By Steve Wichmann
July 11, 2019 at 5:00 am ET
American banking has fundamentally changed. Across the country, banks and credit unions are investing more in technology than in real estate. This development continues to provide benefits to customers, including lower fees and instant account access.
However, despite once being a leader on payment modernization, America now lags behind the rest of the world when it comes to the way we conduct real-time payments. The United Kingdom adopted real-time payments over a decade ago, and countries like Poland, South Africa, and Mexico have already made far more progress than the United States. In fact, a payment deposited between two European countries will most likely clear before a payment from one U.S. state to another.
As a small-town banker, I heard constantly from business owners whose employees, families, and contractors depended on receiving payments quickly. Unfortunately, the Federal Reserve’s potential entry into payment systems is causing uncertainty and further delaying the modernization of U.S. systems. The Fed’s ongoing deliberation has effectively tied the hands of many small financial institutions as they wait to see what the Fed will do.
This delay has already impeded private-sector investment into payment systems and has significantly slowed the U.S.’s move to real-time payments. Despite having a stated goal of near-universal reach for real-time payments by the end of 2020, the Fed is holding the private sector back from attaining this objective. Rather than continuing to deliberate on whether or not to enter the market, the Fed should let the private sector take the lead on real-time payments.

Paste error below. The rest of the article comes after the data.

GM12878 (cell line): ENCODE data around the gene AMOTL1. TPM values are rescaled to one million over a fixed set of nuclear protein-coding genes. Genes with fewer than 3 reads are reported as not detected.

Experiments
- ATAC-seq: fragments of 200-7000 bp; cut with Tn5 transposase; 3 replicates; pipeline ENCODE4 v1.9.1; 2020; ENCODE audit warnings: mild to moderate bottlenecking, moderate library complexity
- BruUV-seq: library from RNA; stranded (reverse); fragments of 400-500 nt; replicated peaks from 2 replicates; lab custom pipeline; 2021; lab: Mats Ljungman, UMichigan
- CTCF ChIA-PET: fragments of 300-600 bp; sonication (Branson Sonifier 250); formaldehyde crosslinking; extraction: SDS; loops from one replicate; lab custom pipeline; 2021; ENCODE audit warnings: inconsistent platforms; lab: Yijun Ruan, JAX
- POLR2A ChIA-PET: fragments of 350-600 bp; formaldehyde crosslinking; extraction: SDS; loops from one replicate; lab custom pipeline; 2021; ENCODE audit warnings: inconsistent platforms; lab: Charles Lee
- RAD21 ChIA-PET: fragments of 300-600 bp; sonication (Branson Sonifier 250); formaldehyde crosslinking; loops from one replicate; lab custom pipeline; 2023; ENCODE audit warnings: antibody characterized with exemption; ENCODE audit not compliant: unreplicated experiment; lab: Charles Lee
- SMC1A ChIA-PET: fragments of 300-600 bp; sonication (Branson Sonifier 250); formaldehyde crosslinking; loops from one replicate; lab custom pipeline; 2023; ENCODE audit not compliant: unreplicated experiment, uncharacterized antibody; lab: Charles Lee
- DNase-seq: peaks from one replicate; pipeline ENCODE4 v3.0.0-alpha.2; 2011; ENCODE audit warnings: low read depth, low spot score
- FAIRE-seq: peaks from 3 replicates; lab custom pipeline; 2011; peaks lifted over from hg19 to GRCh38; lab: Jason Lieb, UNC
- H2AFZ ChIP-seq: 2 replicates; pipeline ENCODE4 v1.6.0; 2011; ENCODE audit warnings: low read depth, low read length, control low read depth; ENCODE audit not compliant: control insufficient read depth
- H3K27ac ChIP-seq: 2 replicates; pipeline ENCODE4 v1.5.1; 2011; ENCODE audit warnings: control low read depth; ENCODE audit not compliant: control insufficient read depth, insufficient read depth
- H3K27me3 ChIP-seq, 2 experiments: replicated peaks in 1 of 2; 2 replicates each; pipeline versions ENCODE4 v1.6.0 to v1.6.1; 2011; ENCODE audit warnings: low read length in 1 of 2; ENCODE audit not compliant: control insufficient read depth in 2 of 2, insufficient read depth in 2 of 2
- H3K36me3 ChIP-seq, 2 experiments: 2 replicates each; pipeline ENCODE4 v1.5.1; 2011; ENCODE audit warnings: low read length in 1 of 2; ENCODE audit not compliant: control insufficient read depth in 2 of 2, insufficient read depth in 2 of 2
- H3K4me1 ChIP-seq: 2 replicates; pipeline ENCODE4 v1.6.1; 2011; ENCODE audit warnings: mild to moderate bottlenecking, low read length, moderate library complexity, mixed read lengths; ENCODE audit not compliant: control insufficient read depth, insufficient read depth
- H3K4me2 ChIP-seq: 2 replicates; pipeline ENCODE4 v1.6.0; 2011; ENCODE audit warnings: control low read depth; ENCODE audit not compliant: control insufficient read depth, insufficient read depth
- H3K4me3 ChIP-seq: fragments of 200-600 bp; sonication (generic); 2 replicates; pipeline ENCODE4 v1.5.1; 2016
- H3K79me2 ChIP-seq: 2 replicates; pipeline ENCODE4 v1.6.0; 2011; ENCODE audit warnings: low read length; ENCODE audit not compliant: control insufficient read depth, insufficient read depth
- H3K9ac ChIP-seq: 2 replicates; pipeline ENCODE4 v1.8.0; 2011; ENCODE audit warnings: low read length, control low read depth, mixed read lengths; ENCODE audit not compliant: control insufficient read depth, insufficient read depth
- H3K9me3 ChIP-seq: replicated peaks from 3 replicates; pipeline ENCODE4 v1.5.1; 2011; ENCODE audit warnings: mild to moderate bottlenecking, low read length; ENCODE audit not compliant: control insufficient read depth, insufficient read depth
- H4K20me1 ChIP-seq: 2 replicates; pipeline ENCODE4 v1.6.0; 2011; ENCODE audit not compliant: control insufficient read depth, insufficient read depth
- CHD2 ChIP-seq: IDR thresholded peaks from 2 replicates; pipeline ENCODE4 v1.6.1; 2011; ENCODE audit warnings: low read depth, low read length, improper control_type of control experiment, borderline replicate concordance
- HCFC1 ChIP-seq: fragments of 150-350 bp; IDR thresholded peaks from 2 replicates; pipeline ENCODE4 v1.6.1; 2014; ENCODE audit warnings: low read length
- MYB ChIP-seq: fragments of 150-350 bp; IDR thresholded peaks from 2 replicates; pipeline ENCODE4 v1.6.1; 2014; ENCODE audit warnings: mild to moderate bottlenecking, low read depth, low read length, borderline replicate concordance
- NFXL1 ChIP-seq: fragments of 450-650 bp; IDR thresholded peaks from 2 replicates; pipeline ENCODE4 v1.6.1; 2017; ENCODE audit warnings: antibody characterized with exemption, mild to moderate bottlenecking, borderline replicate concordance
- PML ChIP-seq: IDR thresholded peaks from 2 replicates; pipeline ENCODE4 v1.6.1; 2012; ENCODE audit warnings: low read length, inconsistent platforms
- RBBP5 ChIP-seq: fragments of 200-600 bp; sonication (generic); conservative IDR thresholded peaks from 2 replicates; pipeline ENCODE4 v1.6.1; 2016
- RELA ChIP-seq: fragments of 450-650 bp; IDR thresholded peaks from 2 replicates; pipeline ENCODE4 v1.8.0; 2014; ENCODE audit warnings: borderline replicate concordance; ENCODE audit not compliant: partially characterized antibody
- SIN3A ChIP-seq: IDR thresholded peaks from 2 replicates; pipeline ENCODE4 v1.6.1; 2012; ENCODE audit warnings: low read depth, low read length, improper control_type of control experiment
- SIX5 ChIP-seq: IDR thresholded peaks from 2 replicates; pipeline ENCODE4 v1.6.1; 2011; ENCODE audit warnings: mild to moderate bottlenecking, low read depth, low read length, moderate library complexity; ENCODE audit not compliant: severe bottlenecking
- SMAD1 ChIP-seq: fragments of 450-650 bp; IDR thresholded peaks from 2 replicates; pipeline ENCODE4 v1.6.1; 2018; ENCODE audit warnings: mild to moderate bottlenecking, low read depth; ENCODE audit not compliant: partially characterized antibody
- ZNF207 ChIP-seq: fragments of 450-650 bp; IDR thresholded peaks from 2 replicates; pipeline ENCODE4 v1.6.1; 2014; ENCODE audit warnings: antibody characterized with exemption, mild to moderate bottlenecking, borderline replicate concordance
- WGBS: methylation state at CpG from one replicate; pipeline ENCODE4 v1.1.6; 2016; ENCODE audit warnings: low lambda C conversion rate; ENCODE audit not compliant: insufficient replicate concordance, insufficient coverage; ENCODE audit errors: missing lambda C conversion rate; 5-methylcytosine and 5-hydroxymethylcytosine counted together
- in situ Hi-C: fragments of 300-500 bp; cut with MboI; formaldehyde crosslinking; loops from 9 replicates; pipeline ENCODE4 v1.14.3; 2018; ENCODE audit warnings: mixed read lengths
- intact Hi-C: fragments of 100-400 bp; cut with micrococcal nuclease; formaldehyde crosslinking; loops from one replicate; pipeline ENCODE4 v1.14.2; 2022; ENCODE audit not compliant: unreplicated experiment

Further, even if the Fed were to enter the real-time payments market, it would likely take years to develop a system. Such a significant investment of time would only further stall progress elsewhere and delay U.S. adoption of modern payment system technology. Further, it is unlikely that the Fed’s system would be able to work seamlessly with the existing real-time payment network. This inability to interoperate would fragment the market and impede the U.S.’s ability to keep up with the rest of the world.
Beyond these time and technical concerns, it’s also important to note that our country’s outdated payment system contributes to income inequality. Though not well-known, our slow systems disproportionately impact low-income consumers who are more likely to face bank fees. In fact, fees associated with bank overdrafts, check cashing and payday loans total $34 billion per year. Until our system is modernized, these Americans will continue to be negatively impacted by our outdated system.
As the U.S. plays catch up with the rest of the world, the Fed should take this opportunity to step aside and let the private sector continue to drive innovation on payment systems. By removing the uncertainty that comes with a potential Fed entry into real-time payments, the Fed would put the U.S. on a path toward modernization and empower consumers to keep more of their own hard-earned money. The necessary technology already exists and the Fed should let the private sector continue to deliver on this important system.
Steve Wichmann recently retired as the executive vice president of Heritage Trust Federal Credit Union in Summerville, S.C.